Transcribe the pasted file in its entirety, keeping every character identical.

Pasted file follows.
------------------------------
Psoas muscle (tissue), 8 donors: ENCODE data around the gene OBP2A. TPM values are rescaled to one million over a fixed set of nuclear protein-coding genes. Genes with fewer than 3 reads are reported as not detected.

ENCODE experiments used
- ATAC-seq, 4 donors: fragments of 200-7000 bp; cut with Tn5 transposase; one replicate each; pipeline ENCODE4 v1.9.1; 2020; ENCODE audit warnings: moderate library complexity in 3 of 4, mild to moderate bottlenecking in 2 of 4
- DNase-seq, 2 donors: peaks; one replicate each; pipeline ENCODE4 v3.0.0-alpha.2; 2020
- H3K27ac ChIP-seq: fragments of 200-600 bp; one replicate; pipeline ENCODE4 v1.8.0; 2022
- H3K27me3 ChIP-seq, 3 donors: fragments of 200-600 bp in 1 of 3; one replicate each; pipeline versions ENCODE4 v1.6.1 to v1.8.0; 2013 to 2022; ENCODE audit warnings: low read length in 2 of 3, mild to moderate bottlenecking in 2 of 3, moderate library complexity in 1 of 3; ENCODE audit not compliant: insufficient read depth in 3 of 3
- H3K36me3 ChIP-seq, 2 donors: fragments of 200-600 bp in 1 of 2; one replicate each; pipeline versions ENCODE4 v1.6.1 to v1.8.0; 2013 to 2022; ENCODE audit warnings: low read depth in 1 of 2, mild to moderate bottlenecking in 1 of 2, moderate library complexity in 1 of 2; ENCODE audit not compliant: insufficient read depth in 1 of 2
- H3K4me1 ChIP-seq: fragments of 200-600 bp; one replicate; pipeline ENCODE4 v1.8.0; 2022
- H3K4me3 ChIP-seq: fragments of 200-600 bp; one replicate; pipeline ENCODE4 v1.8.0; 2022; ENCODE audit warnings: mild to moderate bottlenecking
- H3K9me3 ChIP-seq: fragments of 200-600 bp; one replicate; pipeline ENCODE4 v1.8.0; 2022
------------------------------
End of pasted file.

Psoas muscle (tissue), 8 donors: ENCODE data around the gene OBP2A. TPM values are rescaled to one million over a fixed set of nuclear protein-coding genes. Genes with fewer than 3 reads are reported as not detected.

ENCODE experiments used
- ATAC-seq, 4 donors: fragments of 200-7000 bp; cut with Tn5 transposase; one replicate each; pipeline ENCODE4 v1.9.1; 2020; ENCODE audit warnings: moderate library complexity in 3 of 4, mild to moderate bottlenecking in 2 of 4
- DNase-seq, 2 donors: peaks; one replicate each; pipeline ENCODE4 v3.0.0-alpha.2; 2020
- H3K27ac ChIP-seq: fragments of 200-600 bp; one replicate; pipeline ENCODE4 v1.8.0; 2022
- H3K27me3 ChIP-seq, 3 donors: fragments of 200-600 bp in 1 of 3; one replicate each; pipeline versions ENCODE4 v1.6.1 to v1.8.0; 2013 to 2022; ENCODE audit warnings: low read length in 2 of 3, mild to moderate bottlenecking in 2 of 3, moderate library complexity in 1 of 3; ENCODE audit not compliant: insufficient read depth in 3 of 3
- H3K36me3 ChIP-seq, 2 donors: fragments of 200-600 bp in 1 of 2; one replicate each; pipeline versions ENCODE4 v1.6.1 to v1.8.0; 2013 to 2022; ENCODE audit warnings: low read depth in 1 of 2, mild to moderate bottlenecking in 1 of 2, moderate library complexity in 1 of 2; ENCODE audit not compliant: insufficient read depth in 1 of 2
- H3K4me1 ChIP-seq: fragments of 200-600 bp; one replicate; pipeline ENCODE4 v1.8.0; 2022
- H3K4me3 ChIP-seq: fragments of 200-600 bp; one replicate; pipeline ENCODE4 v1.8.0; 2022; ENCODE audit warnings: mild to moderate bottlenecking
- H3K9me3 ChIP-seq: fragments of 200-600 bp; one replicate; pipeline ENCODE4 v1.8.0; 2022